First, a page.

If I were to use any training collar on a strong dog that pulls, I would use a pinch collar. It won't press against his trachea like a flat collar or a check chain will, and it won't yank his neck around. You can actually be gentler on the dog with a pinch collar than you can with a check chain or flat collar.
     
  18. Brattina88

    Brattina88 Active Member

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    I'm glad I could help :D
    What age was he when he got neutered? I've personally never had a problem with this sudden of a behavior change with the nuter, but that doesn't mean it never happens! Some dogs are sensitive to surgeries in general - I'd be a little curious about the vet and if he has different methods or something. Maybe your dog picked a great time to be in his 'terrible twos' (personally, working in a Day Care 3yr olds are 'worse' hahaha :p )
    Raising dogs is harder than people think. I really hope that we can help you get through this and things work out for the best!
    It sounds like him never being alone because you don't work is the problem. Not working can benefit you for the time being because you can wean your dog off of you; which needs to be done especially if a job is in your future!
    Check your local library for that book. My library carries it, and they hardly have any books so there's a possibility yours can. That way you can check out it (nothings better than free!) and renew it (I do that online ALL the time) whenever you want. Great stuff, libraries... :rolleyes:

    Here's a plan I stole (again) off of the website I posted above:
    The first day, you will leave and come back about a dozen times. Each time you leave, increase the time you are gone: 1 minute, 2 minutes, 3 minutes, 5 minutes, 7 minutes, 10 minutes, 15 minutes, 20 minutes, 30 minutes, 45 minutes, etc. Any time you come home and your dog was exhibiting his anxious behavior (chewing, barking, etc.) cut the time you leave in half next time. If he's still experiencing separation anxiety, cut your time in half again! Once your dog is no longer anxious, start increasing the times again.
    Then repeat this again the following weekend, varying the time you are gone. Leave for 30 minutes, then for 5 minutes, then for 10 minutes, then for 2 hours, etc. Also, read "What to do with a Chewing Puppy" for some ideas about keeping your dog occupied with a Kong toy when you leave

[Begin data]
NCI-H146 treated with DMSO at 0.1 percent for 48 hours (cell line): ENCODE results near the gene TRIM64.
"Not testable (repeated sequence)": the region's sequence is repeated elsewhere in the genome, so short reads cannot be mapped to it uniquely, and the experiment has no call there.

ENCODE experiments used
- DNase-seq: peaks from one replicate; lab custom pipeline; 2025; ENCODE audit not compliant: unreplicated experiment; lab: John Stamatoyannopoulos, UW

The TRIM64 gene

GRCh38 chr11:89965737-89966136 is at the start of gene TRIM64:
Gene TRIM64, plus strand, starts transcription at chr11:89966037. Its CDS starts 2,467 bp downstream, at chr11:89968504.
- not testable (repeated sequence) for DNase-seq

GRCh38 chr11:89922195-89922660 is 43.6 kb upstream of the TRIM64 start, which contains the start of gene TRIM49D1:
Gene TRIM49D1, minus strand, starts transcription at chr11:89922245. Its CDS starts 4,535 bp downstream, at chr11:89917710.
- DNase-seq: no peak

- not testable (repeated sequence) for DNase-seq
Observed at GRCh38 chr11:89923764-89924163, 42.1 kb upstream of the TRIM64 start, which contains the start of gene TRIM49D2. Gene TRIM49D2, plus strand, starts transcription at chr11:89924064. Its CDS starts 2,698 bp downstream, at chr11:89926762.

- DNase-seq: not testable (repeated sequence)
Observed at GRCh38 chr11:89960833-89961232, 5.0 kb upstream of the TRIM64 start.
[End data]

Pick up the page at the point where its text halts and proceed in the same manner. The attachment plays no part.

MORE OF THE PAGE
-I've actually never heard of that book lol :p
     
  19. Apollonaro

    Apollonaro New Member

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    he just got neutured this september, he's 1 and a half years old.

    as for the pinch collar, im just scared to walk into a pet store and find someone that actually knows what they are. I've heard of them but i don't have enough friends that have dogs so i've never physically seen one or used one myself and with the education of the sales staff in this city. I think there should be a Chazhound store! Make it like a big ordeal, and only have the finest employees there are and make sure and give them a college worthy test about animals to make sure they even remotely qualify for a position in sales. That way i'd feel a little bit more confident going into a pet store lol. i'll go look at pinch chains tommorrow. I'm sure my friend Tamara can get me one, she's one of the few decent educated people who actually learned about animals further in college she took some preperatory course to learn abou tthem and now she works for 'pet paradise' So yeah!

    I'll definately be back and forth to tell you more about what he does and what he's doing and what he's not doing anymore.
    here's a new update already: Steve nad I just wen tot the store, and someone had locked apollo in the basement after we left. And we came back and there was no noise until we walked passed the door that's when he started to whine. and we went down and there was no pee or poopy on the floor and i did what i learned on here and just gave him a casual "Hello Apollo" and a little pet before i walked away from him. It was funny actually, he just sort of stood there and looked at me and cocked his head before following me down the stairs loll